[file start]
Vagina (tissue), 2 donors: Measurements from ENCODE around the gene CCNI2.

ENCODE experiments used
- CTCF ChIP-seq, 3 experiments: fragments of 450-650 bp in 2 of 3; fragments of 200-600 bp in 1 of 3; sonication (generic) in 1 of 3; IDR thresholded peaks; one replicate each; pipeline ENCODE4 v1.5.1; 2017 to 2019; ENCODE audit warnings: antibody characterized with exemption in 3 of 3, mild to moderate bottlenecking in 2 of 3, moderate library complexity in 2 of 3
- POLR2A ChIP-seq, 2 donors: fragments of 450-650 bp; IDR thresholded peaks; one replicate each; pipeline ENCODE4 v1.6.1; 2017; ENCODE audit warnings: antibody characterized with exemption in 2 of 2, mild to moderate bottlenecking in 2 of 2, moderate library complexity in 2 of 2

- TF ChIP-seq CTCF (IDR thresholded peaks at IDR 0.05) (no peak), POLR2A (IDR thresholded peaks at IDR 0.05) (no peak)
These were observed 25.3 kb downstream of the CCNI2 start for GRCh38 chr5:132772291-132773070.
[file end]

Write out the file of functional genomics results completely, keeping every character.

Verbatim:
Vagina (tissue), 2 donors: Measurements from ENCODE around the gene CCNI2.

ENCODE experiments used
- CTCF ChIP-seq, 3 experiments: fragments of 450-650 bp in 2 of 3; fragments of 200-600 bp in 1 of 3; sonication (generic) in 1 of 3; IDR thresholded peaks; one replicate each; pipeline ENCODE4 v1.5.1; 2017 to 2019; ENCODE audit warnings: antibody characterized with exemption in 3 of 3, mild to moderate bottlenecking in 2 of 3, moderate library complexity in 2 of 3
- POLR2A ChIP-seq, 2 donors: fragments of 450-650 bp; IDR thresholded peaks; one replicate each; pipeline ENCODE4 v1.6.1; 2017; ENCODE audit warnings: antibody characterized with exemption in 2 of 2, mild to moderate bottlenecking in 2 of 2, moderate library complexity in 2 of 2

- TF ChIP-seq CTCF (IDR thresholded peaks at IDR 0.05) (no peak), POLR2A (IDR thresholded peaks at IDR 0.05) (no peak)
These were observed 25.3 kb downstream of the CCNI2 start for GRCh38 chr5:132772291-132773070.